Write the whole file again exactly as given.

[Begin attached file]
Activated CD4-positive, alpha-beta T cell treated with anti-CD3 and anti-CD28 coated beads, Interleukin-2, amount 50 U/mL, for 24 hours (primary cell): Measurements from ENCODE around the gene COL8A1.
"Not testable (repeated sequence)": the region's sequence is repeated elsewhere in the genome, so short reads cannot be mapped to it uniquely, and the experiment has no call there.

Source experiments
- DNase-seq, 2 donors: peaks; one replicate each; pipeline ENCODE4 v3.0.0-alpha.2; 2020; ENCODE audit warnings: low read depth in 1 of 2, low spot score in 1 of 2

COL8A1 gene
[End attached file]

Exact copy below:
Activated CD4-positive, alpha-beta T cell treated with anti-CD3 and anti-CD28 coated beads, Interleukin-2, amount 50 U/mL, for 24 hours (primary cell): Measurements from ENCODE around the gene COL8A1.
"Not testable (repeated sequence)": the region's sequence is repeated elsewhere in the genome, so short reads cannot be mapped to it uniquely, and the experiment has no call there.

Source experiments
- DNase-seq, 2 donors: peaks; one replicate each; pipeline ENCODE4 v3.0.0-alpha.2; 2020; ENCODE audit warnings: low read depth in 1 of 2, low spot score in 1 of 2

COL8A1 gene